TENS of thousands of tax workers will strike this week in an ongoing dispute over job cuts, the Public and Commercial Services union announces.
Walkouts will affect HM Revenue and Customs offices tomorrow (July 30), Thursday (July 31) and Friday (August 1) and has been timed to coincide with the deadline for tax credit renewals and a key date for self assessment payments.
This follows a week of rolling strikes in HMRC in June as the union steps up its efforts to halt the cuts and persuade senior officials to agree a robust case to government for a fully resourced department.
A spokesperson for the Public and Commercial Services union said: "Years of successive job cuts have left the organisation unable to cope, with delays on telephone lines continuing, huge backlogs of post and private debt collectors being brought in to chase up tax credits overpayments.
"As well as cutting thousands more jobs, HMRC is continuing to close more of its offices – including all 281 walk-in tax enquiry centre, with a further 23 large sites across the UK facing imminent closure – and is planning to privatise more of its debt collection and post handling."
The department is making more than 2,000 fixed-term workers compulsorily redundant despite its own business planning revealing a huge staffing shortfall.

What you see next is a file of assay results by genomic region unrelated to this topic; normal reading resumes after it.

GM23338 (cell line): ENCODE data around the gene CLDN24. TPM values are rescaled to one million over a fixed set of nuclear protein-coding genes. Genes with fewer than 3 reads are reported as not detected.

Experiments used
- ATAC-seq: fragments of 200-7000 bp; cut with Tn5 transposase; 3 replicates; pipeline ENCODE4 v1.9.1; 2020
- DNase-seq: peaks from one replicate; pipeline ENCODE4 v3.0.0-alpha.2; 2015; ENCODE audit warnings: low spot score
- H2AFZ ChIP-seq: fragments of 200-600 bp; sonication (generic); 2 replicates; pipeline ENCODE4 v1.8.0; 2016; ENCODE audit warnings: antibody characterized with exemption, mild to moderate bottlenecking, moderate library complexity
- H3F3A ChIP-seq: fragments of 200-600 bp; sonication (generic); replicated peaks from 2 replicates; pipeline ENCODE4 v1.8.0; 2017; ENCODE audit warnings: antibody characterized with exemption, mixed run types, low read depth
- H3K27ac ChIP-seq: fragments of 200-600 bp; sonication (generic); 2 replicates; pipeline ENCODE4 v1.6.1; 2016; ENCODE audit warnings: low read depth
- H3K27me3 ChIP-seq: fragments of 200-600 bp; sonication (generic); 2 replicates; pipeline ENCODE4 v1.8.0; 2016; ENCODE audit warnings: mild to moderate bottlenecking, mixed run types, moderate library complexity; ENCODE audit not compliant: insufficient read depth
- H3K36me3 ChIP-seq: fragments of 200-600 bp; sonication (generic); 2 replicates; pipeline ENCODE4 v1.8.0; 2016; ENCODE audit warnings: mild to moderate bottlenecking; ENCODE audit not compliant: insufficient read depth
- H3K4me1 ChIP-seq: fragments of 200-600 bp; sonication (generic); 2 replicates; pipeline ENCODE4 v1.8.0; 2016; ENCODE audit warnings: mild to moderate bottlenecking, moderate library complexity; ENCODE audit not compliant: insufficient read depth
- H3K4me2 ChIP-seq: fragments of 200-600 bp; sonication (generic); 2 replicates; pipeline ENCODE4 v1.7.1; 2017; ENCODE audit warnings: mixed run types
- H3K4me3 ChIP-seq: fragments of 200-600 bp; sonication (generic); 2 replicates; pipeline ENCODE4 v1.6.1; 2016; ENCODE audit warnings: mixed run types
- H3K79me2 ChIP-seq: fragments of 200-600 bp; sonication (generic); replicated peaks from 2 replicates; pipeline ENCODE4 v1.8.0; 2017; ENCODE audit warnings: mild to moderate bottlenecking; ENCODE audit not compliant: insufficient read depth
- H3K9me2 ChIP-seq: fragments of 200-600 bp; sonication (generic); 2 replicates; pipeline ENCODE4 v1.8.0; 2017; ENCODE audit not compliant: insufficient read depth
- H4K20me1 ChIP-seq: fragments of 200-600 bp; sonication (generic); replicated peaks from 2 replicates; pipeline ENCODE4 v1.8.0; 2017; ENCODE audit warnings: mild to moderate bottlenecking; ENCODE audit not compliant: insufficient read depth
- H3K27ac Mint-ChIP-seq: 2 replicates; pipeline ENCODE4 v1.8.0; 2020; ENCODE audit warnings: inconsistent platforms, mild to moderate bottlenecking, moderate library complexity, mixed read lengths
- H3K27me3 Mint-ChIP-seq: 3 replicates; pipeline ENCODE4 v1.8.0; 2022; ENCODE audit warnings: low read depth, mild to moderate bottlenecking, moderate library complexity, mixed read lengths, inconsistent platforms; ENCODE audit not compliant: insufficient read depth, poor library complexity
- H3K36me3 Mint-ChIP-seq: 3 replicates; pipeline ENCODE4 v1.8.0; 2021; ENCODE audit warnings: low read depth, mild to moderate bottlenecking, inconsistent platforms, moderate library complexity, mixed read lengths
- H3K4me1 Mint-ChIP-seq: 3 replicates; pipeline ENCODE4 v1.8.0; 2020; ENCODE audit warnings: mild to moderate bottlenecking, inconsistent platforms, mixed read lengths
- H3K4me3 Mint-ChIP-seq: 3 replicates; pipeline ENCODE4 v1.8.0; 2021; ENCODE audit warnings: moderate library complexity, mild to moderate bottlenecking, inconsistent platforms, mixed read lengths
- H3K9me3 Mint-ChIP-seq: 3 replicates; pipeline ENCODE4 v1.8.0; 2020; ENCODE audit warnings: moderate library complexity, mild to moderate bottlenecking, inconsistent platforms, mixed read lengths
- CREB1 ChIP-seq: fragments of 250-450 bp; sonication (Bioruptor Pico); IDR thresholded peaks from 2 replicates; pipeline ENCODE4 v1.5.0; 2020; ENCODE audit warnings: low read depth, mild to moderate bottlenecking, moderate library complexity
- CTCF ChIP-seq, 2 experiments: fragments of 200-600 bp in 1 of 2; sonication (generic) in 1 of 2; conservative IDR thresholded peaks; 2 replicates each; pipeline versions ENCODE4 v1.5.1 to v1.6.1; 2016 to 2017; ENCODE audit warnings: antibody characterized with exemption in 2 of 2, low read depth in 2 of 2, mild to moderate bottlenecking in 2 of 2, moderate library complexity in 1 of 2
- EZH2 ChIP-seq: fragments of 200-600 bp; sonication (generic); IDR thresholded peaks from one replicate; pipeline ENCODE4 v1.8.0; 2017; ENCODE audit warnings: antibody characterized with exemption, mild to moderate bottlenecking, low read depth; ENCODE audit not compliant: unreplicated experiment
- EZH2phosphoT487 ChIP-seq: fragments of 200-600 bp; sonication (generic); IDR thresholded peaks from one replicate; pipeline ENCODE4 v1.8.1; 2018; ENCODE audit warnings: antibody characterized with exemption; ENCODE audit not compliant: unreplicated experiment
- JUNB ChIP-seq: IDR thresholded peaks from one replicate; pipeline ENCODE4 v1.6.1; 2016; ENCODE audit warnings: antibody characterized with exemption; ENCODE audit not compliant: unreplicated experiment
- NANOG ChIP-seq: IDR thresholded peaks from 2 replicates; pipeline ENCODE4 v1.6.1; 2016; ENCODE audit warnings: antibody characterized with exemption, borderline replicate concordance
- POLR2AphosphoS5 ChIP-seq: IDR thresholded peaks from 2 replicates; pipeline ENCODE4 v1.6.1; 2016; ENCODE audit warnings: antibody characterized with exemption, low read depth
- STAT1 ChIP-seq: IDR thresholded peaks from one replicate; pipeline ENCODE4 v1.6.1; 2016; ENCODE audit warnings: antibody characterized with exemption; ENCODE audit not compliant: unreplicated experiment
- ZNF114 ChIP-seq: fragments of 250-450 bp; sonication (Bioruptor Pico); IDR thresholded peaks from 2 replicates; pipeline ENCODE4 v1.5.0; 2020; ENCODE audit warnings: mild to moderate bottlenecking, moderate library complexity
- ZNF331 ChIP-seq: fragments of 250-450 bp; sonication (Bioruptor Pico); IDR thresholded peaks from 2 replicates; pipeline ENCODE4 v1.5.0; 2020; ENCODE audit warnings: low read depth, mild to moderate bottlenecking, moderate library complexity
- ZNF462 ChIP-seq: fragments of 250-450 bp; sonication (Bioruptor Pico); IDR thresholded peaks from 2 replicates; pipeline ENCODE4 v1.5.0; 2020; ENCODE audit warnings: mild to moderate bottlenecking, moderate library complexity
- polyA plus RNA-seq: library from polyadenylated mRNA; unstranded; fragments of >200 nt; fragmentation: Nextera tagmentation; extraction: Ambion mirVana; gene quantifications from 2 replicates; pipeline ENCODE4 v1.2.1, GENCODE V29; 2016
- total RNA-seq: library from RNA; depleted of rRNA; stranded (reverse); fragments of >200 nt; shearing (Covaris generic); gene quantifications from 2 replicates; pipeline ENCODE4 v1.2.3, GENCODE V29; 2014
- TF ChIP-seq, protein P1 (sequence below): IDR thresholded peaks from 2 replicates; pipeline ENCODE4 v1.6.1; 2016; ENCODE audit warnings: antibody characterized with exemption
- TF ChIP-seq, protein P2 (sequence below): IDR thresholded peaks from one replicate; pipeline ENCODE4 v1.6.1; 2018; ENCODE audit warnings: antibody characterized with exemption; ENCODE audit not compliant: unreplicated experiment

Central to the dispute is also the imposition of a discredited and widely unpopular performance management system that places an arbitrary 10% of staff each year at risk of disciplinary procedures and the sack.
Public and Commercial Services union general secretary Mark Serwotka added: "HMRC plays an essential role in our economy and our society, collecting the taxes that fund the other public services we all rely on. But it is being systematically undermined by unnecessary and politically-motivated cuts.
"These strikes demonstrate we are serious about stopping these damaging cuts and making a positive case for proper investment in this crucial department."
Wednesday, July 30: North West England and Wales
Thursday, July 31: Scotland and English midlands
Friday, August 1: Yorkshire and Humberside and northern England, London and the south east, south west and east of England and Northern Ireland